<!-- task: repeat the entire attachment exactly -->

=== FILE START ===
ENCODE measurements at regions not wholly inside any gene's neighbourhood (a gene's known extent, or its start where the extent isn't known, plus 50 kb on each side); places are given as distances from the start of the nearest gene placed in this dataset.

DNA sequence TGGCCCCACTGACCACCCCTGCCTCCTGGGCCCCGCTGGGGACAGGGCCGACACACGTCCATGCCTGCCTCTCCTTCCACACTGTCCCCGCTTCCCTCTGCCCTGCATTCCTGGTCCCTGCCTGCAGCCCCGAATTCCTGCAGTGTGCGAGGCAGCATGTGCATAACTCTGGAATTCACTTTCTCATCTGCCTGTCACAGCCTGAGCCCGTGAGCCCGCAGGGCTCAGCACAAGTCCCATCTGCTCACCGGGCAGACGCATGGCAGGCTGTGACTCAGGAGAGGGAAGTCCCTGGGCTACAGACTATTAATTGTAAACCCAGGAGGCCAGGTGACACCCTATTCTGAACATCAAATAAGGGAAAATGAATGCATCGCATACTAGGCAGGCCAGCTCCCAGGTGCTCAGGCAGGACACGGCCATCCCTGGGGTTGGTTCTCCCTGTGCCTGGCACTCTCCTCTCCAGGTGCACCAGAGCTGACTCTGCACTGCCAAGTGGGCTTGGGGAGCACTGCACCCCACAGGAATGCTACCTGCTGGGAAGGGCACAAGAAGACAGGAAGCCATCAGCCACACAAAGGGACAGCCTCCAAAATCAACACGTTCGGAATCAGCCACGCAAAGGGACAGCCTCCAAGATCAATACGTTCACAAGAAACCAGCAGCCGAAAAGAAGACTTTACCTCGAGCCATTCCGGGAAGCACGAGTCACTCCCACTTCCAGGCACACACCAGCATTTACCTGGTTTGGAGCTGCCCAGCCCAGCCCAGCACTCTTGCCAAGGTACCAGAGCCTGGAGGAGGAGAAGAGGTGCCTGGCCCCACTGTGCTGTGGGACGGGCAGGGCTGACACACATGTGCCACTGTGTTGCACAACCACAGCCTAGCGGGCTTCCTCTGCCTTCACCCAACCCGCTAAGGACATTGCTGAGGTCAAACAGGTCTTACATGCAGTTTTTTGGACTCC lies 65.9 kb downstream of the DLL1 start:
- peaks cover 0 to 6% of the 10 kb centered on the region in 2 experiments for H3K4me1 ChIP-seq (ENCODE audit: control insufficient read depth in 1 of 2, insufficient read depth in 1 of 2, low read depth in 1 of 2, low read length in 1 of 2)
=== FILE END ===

ENCODE measurements at regions not wholly inside any gene's neighbourhood (a gene's known extent, or its start where the extent isn't known, plus 50 kb on each side); places are given as distances from the start of the nearest gene placed in this dataset.

DNA sequence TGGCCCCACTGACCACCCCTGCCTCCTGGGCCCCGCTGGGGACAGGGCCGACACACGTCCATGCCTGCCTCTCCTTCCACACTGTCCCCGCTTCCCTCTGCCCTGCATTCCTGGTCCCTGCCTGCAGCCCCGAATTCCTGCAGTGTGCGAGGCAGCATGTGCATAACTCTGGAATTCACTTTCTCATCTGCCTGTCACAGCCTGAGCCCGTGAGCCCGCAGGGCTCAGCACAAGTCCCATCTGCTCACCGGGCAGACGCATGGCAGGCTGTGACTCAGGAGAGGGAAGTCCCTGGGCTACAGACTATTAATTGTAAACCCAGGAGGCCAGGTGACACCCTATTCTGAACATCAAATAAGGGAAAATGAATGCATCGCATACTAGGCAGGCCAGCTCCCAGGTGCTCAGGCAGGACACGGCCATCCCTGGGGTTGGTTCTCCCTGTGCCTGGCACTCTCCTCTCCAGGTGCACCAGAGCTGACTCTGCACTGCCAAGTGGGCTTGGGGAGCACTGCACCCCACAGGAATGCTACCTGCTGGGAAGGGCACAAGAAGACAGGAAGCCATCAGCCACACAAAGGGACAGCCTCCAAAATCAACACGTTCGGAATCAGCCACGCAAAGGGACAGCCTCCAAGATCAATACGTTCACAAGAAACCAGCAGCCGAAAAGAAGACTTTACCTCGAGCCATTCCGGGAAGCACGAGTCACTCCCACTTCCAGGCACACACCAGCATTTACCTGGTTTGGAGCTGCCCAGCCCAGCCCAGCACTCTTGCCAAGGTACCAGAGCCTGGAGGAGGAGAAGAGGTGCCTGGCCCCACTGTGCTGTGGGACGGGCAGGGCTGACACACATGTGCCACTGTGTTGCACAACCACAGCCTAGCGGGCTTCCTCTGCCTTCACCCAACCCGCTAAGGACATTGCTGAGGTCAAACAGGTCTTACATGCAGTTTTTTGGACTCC lies 65.9 kb downstream of the DLL1 start:
- peaks cover 0 to 6% of the 10 kb centered on the region in 2 experiments for H3K4me1 ChIP-seq (ENCODE audit: control insufficient read depth in 1 of 2, insufficient read depth in 1 of 2, low read depth in 1 of 2, low read length in 1 of 2)